In mid-January, each side to the dispute submits a salary figure to a panel of independent arbitrators. After a few hours of hearings, held in early February, the arbitrators pick one figure or the other. The arbitrator cannot "split the baby" and settle on a salary in the middle of the spread between the club's figure and the player's. One side leaves the arbitration a winner and the other a loser, heightening risk and encouraging negotiation and settlement.
By my count, Cincinnati has approximately seven arbitration-eligible players on their current roster. Here is a list of those players along with their projected 2013 salaries, courtesy of estimations produced by MLBTR:
OF Shin-Soo Choo ($7.9M)
SP Homer Bailey ($5.1M)
RP Alfredo Simon (800k)
SP Mat Latos ($4.6M)
SP Mike Leake ($2.9M)
OF Chris Heisey ($1.3M)
RP Logan Ondrusek (900k)
Add it all up and you get a rough estimate of $23.5 million. That obviously isn't including the $2.9 million the club was projected to pay Drew Stubbs, who was recently traded to Cleveland in exchange for Choo.
The Reds already have about $78 million tied up in guaranteed contracts for next year. This includes the $2.5 million buyout they owe to Ryan Madson, the $500,000 buyout they owe to Ryan Ludwick, and the $3.5 million received from Cleveland in the recent trade. The biggest payroll obligation will be the $17 million paid out to Joey Votto over the course of next season. Bronson Arroyo's $11.5 million salary ranks second-highest on the team.
If the Reds can settle all of their arbitration cases, that will give them 21 players signed for the Major League roster. However, that still leaves Zack Cozart, Todd Frazier, and Devin Mesoraco, among others, without contracts for '13. With the club's payroll expected to hover around $90 million, it appears as though it's going to be a tight squeeze to fit in all of the salary obligations the Reds have. But things like this do have a way of working themselves out.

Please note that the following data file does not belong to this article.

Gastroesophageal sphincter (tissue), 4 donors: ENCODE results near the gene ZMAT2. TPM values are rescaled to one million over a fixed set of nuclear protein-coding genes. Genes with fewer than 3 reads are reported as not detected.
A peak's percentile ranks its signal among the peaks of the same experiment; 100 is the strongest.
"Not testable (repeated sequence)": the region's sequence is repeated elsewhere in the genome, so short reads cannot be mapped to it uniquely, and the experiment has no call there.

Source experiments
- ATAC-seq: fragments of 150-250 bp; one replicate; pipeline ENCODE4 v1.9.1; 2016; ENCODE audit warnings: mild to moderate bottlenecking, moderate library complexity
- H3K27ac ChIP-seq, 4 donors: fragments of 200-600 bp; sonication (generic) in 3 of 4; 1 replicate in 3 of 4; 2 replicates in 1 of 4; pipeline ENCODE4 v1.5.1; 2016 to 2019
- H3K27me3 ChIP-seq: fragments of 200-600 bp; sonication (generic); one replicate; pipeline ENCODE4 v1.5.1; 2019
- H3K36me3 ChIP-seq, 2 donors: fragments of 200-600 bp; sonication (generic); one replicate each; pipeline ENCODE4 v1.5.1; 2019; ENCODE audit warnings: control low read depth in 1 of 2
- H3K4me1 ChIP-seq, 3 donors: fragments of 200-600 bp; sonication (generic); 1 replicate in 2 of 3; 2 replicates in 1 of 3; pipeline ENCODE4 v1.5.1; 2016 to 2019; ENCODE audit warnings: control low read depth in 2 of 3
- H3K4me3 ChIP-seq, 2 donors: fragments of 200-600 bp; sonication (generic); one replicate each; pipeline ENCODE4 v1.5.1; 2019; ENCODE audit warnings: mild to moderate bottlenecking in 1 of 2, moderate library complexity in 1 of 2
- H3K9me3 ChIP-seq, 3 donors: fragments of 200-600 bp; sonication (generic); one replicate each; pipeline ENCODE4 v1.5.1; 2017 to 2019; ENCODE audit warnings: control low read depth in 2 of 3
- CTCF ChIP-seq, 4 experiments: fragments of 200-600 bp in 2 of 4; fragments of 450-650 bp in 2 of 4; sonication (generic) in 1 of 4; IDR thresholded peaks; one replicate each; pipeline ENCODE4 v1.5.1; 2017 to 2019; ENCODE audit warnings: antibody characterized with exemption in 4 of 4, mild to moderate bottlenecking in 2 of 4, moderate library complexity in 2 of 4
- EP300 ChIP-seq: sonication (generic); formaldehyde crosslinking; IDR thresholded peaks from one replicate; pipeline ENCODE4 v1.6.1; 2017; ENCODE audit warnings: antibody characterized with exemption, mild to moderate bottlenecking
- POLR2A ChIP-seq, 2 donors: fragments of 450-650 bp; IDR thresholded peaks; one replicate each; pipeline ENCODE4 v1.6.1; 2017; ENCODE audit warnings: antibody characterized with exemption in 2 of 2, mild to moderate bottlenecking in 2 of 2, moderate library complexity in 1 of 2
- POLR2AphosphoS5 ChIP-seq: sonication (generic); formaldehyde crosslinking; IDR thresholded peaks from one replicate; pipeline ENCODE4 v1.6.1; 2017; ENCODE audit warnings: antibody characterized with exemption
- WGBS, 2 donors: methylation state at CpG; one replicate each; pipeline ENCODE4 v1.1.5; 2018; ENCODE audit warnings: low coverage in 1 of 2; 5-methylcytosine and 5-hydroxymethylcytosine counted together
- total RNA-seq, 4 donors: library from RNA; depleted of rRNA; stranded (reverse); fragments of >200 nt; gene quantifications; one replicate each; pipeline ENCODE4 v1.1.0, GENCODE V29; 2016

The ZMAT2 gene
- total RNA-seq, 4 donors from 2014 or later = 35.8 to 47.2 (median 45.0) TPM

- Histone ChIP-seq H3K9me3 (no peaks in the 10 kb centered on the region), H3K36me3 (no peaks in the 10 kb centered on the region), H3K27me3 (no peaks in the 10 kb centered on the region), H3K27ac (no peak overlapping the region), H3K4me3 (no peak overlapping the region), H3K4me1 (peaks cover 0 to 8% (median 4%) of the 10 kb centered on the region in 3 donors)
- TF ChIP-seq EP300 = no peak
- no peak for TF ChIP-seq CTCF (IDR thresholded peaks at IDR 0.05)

The club may attempt to execute a contract extension (or two) to help alleviate the financial burden in the short-term in order to push payroll down the road. Two of the leading candidates for such a deal is rumored to be Bailey and Latos. Both would benefit from the security that a multi-year contract would provide rather than a one-year deal, even if it means taking less money in the earlier years. The Reds would also benefit by having more wiggle room now with the hope that revenues increase for future liabilities.
Nevertheless, it is always interesting to see how these situations play out. Cincy has a great cast of returning players with which to work with, and hopefully they are able to do what it takes to keep the group intact.